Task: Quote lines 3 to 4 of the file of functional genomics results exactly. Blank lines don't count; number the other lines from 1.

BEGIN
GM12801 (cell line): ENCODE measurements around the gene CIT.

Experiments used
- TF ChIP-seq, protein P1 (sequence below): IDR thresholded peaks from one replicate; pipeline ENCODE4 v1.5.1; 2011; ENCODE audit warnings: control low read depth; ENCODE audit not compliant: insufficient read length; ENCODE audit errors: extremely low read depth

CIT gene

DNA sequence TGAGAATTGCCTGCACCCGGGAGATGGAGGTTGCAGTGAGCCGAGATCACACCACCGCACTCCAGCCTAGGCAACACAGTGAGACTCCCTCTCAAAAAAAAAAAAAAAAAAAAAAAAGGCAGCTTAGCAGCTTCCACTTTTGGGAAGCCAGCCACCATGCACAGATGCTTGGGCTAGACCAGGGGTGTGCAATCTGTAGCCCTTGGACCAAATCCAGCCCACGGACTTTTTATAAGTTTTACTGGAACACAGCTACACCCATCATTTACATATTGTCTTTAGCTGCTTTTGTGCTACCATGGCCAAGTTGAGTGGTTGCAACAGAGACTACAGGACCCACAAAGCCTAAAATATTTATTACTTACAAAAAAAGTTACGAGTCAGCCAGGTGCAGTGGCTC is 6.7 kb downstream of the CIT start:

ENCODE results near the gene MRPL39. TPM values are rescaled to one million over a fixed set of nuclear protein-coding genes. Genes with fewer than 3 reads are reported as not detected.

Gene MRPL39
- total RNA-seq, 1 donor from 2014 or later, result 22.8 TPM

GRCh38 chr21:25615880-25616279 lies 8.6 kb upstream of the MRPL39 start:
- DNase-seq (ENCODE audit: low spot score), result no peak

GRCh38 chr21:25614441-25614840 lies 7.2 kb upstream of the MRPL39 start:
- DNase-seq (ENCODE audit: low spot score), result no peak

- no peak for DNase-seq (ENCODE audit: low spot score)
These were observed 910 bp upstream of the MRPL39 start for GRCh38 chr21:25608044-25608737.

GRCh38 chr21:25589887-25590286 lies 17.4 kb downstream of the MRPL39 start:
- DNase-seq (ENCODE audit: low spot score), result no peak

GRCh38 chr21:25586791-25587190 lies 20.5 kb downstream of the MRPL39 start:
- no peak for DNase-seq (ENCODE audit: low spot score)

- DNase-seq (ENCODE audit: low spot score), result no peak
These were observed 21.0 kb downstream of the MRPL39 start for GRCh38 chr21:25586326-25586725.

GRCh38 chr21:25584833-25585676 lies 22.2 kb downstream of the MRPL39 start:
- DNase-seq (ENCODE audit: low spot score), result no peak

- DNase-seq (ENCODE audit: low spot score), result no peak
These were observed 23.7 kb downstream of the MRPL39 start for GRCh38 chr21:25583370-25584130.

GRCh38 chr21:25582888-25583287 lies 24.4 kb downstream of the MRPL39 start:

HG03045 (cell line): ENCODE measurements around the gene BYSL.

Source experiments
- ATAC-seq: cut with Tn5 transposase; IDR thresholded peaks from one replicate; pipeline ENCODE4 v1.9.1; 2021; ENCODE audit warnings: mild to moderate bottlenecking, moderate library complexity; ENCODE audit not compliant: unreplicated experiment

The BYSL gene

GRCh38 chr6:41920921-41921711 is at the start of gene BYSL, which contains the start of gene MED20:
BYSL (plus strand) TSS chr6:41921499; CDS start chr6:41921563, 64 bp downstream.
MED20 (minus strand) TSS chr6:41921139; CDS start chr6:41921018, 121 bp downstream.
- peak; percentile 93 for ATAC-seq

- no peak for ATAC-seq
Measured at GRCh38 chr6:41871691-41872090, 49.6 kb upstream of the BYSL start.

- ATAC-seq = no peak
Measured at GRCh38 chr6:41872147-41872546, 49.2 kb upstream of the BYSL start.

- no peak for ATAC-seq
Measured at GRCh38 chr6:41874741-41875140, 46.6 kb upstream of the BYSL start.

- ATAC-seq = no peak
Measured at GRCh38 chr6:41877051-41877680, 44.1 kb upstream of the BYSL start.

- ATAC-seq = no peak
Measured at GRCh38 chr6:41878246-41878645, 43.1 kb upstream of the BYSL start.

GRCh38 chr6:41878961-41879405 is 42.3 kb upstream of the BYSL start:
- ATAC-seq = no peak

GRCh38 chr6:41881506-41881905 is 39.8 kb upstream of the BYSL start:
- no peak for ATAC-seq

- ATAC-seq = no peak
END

- TF ChIP-seq, protein P1 (sequence below): IDR thresholded peaks from one replicate; pipeline ENCODE4 v1.5.1; 2011; ENCODE audit warnings: control low read depth; ENCODE audit not compliant: insufficient read length; ENCODE audit errors: extremely low read depth

CIT gene